Already two months after taking office, we see the Biden administration’s new presence on the international stage – which is also of significance for African states. President Biden is thus fulfilling key announcements that America wants to “lead” internationally again (Biden 2020). First, the United States supported the appointment of Nigeria’s former finance minister Ngozi Okonjo-Iweala as the first female director-general of the World Trade Organization. In addition, the US will resume payments to UN programmes; this will have a major impact in many African nations. The country also returned to the World Health Organization. Finally, serving as at least a symbolic gesture, Secretary of State Blinken announced his country’s intention to apply for a seat on the UN Human Rights Council. All of these actions point to a strengthening of multilateralism by the United States. However, the new administration’s failure to withdraw unilateral US sanctions against International Criminal Court prosecutors sends a different signal.
The true test of multilateral cooperation, however, will come in sub-Saharan Africa itself. The US will only succeed if it does not see its African engagement as (merely) part of a geostrategic agenda to push back against China’s growing global influence. What should not be overlooked in the focus on its geostrategic race with China is that the “rest” – including African states – continue to have considerable room for manoeuvre (Narlikar 2021). Although the United States lost significant prestige under the Trump administration, its soft power is still considerable. Recall the location of the world’s leading universities, which are also a major draw for African students. But here, too, China has caught up – the current number of African students in China is 20 times higher than 10 years ago.
Although China now appears to be too far ahead as a key foreign trade partner of African countries, the People’s Republic may well increase the incentives for the US to engage more substantially in sub-Saharan Africa (and with the continent as a whole) – also to form a counterweight. To this end, the Biden administration could focus on its policy priorities and the US’s particular strengths: in health, in combating climate change, in strengthening the economy by facilitating market access and supporting the new African Continental Free Trade Area, in strengthening the African Peace and Security Architecture (including in tackling jihadist forces), in genuinely strengthening democratic forces, and in cooperation at the international level and at the UN. After all, the African continent as a whole accounts for more than one-quarter of the UN’s entire membership.
The big question remains how ambitious the Biden administration will in fact be in its Africa policy. Here, expectations should not be too high. On a sober note, Republican presidents have done more for African countries than Democrats over the past two decades (Trump aside). Sub-Saharan Africa enjoyed the most attention from the US under George W. Bush. However, even he did not remedy but actually increased a central weakness of the country’s Africa policy: namely, the “hopeless fragmentation of institutions and programs” and the “proliferation of uncoordinated development assistance programs for Africa,” as van de Walle (2009: 6) already lamented 12 years ago. Every US incumbent of the past 20 years launched their own “presidential initiative” for Africa (PEPFAR, Power Africa, Feed the Future, Prosper Africa). It would be a surprise if Biden did not follow suit and launch his own initiative, for example with regard to fighting climate change in African countries. That is honourable. Instead of another presidential initiative, however, a comprehensive and strategic approach to Africa would be ultimately desirable.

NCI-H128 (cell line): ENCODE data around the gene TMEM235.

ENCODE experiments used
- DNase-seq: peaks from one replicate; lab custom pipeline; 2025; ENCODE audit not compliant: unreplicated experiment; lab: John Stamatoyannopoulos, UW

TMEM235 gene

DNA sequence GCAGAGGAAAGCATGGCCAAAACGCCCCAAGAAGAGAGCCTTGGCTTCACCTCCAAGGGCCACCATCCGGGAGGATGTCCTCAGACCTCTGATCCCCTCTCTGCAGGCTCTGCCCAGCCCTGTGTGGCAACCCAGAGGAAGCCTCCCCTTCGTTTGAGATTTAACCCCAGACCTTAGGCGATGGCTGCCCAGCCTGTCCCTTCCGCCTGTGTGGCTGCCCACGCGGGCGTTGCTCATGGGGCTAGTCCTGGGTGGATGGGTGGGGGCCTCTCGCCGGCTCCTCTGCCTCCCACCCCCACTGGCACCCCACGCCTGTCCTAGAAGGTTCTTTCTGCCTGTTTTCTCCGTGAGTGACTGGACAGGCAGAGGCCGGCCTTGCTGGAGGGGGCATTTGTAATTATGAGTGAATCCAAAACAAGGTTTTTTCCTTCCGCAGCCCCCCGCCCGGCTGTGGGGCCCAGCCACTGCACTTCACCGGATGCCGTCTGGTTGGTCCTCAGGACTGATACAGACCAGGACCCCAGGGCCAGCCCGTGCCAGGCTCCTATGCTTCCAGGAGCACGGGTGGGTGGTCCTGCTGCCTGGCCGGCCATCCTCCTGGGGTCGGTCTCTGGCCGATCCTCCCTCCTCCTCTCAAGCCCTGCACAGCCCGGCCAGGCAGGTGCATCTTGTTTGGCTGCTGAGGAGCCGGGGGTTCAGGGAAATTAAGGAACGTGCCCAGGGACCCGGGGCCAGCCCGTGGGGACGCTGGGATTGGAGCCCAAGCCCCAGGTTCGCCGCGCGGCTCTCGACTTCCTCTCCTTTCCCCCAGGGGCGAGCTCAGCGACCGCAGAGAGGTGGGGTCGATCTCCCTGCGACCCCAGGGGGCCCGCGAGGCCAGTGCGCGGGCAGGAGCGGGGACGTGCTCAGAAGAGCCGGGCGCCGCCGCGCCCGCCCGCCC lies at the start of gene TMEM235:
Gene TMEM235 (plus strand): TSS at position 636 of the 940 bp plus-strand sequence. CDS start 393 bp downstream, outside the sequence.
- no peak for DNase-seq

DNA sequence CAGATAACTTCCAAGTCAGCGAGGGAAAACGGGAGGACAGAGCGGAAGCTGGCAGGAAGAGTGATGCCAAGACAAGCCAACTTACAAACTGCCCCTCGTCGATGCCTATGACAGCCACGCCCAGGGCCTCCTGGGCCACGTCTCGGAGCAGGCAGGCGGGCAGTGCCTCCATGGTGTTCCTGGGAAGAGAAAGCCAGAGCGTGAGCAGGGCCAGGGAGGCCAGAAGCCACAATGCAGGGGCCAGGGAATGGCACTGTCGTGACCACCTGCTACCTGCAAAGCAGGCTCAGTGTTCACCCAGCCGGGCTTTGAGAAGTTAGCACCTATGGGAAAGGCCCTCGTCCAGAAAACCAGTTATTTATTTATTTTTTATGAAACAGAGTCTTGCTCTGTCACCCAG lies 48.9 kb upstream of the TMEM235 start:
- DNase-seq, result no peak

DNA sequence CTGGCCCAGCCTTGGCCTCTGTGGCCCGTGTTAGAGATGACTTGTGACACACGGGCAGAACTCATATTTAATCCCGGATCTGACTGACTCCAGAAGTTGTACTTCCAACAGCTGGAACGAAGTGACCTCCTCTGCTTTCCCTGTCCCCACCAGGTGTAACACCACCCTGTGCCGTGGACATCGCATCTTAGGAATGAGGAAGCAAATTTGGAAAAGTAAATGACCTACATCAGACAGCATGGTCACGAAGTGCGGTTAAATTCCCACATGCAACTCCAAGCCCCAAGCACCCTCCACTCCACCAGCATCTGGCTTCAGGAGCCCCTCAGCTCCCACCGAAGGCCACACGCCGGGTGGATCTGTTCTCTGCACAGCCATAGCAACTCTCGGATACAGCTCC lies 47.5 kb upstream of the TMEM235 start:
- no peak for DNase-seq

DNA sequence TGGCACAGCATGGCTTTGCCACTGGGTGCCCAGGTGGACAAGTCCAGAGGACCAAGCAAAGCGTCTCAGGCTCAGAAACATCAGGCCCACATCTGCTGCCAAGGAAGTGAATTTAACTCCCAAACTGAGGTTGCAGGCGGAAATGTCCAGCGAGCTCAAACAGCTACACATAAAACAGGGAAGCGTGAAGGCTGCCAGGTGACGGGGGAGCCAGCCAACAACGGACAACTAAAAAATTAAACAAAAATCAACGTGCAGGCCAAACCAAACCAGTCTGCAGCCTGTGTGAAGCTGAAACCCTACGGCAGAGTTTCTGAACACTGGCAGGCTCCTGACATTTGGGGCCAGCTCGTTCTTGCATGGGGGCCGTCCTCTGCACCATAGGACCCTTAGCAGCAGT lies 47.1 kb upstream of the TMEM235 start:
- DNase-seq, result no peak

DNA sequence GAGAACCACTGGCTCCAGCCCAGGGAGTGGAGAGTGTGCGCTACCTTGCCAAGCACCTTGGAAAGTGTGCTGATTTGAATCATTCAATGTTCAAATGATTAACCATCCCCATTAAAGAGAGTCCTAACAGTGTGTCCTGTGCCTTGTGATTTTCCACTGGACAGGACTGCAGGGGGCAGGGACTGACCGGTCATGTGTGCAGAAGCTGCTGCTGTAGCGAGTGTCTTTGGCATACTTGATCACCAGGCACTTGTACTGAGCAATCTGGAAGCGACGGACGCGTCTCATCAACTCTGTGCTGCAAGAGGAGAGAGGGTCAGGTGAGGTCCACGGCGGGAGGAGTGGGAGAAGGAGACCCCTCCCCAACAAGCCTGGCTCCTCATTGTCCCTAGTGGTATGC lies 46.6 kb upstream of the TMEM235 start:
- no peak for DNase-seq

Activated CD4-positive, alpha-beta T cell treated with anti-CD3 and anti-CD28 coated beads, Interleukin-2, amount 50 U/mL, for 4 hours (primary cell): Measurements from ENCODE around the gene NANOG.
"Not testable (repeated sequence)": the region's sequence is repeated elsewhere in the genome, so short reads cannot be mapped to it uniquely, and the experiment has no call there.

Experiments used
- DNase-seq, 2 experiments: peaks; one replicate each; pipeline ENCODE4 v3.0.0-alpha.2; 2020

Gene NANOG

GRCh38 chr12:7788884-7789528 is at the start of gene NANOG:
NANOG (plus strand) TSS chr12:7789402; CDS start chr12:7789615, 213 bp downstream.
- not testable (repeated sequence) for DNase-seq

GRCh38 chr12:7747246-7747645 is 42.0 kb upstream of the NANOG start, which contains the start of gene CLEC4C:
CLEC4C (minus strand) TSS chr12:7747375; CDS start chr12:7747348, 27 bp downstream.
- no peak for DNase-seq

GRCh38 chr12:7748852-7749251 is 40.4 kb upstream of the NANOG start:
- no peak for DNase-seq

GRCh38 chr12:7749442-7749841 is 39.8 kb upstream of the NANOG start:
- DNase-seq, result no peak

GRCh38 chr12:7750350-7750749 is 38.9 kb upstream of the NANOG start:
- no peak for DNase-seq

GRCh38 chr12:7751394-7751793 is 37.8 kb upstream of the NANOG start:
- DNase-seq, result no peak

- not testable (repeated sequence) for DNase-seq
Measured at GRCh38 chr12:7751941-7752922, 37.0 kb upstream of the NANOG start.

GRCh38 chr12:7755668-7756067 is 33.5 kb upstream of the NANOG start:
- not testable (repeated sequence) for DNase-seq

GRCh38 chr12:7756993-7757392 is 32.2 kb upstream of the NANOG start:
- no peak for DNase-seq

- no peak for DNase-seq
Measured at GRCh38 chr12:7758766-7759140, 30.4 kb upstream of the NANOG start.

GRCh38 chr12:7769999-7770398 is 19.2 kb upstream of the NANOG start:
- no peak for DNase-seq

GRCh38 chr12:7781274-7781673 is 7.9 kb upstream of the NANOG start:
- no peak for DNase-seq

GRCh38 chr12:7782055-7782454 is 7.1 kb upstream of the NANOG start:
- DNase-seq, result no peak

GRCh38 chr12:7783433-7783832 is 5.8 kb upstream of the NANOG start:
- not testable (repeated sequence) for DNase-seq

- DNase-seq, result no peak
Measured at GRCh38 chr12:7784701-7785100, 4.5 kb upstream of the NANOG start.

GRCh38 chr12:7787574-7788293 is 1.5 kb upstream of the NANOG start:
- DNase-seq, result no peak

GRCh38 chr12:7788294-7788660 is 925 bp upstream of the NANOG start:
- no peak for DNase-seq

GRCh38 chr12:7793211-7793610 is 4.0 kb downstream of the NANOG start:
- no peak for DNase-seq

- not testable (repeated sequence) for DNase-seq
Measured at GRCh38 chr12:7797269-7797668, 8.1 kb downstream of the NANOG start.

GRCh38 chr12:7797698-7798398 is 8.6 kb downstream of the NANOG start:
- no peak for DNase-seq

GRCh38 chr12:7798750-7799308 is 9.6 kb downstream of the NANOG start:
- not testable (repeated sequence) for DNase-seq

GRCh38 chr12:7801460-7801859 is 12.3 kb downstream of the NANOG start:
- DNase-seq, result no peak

African analysts and policymakers, in light of these experiences, welcomed the election of Biden but have taken it much more soberly than that of Obama in 2008. Not only did predecessor Trump smash a lot of porcelain, the overall low strategic importance of sub-Saharan Africa for the US is obvious. Thus, Tampa (2020) asks, “Obama didn’t deliver for Africa—can Biden prove that black lives matter everywhere?” Adegoke (2020) also predicts that the Biden administration will follow the traditions of US Africa policy and expects “a different (more respectful) tone, but no major changes in policy.” Thus, a break with established US Africa policy is not in sight. Yet, the “American dream” in Africa is being challenged by the cooperation with and strong engagement of China.
So far, coordination with international partners – that with the World Bank and the International Monetary Fund aside – has not been one of the strengths of US Africa policy. President Biden’s repeated commitment to multilateral cooperation and the international strengthening of democracy could open the door in Africa policy to increased cooperation with African states, the EU, and Germany alike. German foreign minister Heiko Maas is currently pursuing the goal of building an “alliance for multilateralism.” Why not, then, jointly support African initiatives such as the African Continental Free Trade Area and the African Peace and Security Architecture, and work together to end armed conflicts such as in Ethiopia’s Tigray region?